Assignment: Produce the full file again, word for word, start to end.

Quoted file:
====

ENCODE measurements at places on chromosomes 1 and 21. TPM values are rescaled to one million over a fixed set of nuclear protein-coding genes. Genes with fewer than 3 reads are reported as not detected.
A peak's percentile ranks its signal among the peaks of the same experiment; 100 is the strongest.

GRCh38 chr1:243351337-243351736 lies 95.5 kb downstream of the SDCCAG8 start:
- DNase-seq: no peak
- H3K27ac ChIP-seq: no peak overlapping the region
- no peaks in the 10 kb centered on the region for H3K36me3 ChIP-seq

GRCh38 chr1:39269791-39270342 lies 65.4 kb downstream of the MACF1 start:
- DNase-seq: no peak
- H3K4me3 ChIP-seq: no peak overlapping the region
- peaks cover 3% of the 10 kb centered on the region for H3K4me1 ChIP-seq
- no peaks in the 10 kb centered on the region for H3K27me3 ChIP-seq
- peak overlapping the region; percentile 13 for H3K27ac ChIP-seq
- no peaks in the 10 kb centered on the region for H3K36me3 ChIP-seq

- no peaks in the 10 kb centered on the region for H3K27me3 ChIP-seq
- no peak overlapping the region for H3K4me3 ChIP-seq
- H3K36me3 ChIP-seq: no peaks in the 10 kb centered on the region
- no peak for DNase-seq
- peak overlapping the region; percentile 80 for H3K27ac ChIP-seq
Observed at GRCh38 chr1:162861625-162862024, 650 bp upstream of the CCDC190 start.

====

ENCODE measurements at places on chromosomes 1 and 21. TPM values are rescaled to one million over a fixed set of nuclear protein-coding genes. Genes with fewer than 3 reads are reported as not detected.
A peak's percentile ranks its signal among the peaks of the same experiment; 100 is the strongest.

GRCh38 chr1:243351337-243351736 lies 95.5 kb downstream of the SDCCAG8 start:
- DNase-seq: no peak
- H3K27ac ChIP-seq: no peak overlapping the region
- no peaks in the 10 kb centered on the region for H3K36me3 ChIP-seq

GRCh38 chr1:39269791-39270342 lies 65.4 kb downstream of the MACF1 start:
- DNase-seq: no peak
- H3K4me3 ChIP-seq: no peak overlapping the region
- peaks cover 3% of the 10 kb centered on the region for H3K4me1 ChIP-seq
- no peaks in the 10 kb centered on the region for H3K27me3 ChIP-seq
- peak overlapping the region; percentile 13 for H3K27ac ChIP-seq
- no peaks in the 10 kb centered on the region for H3K36me3 ChIP-seq

- no peaks in the 10 kb centered on the region for H3K27me3 ChIP-seq
- no peak overlapping the region for H3K4me3 ChIP-seq
- H3K36me3 ChIP-seq: no peaks in the 10 kb centered on the region
- no peak for DNase-seq
- peak overlapping the region; percentile 80 for H3K27ac ChIP-seq
Observed at GRCh38 chr1:162861625-162862024, 650 bp upstream of the CCDC190 start.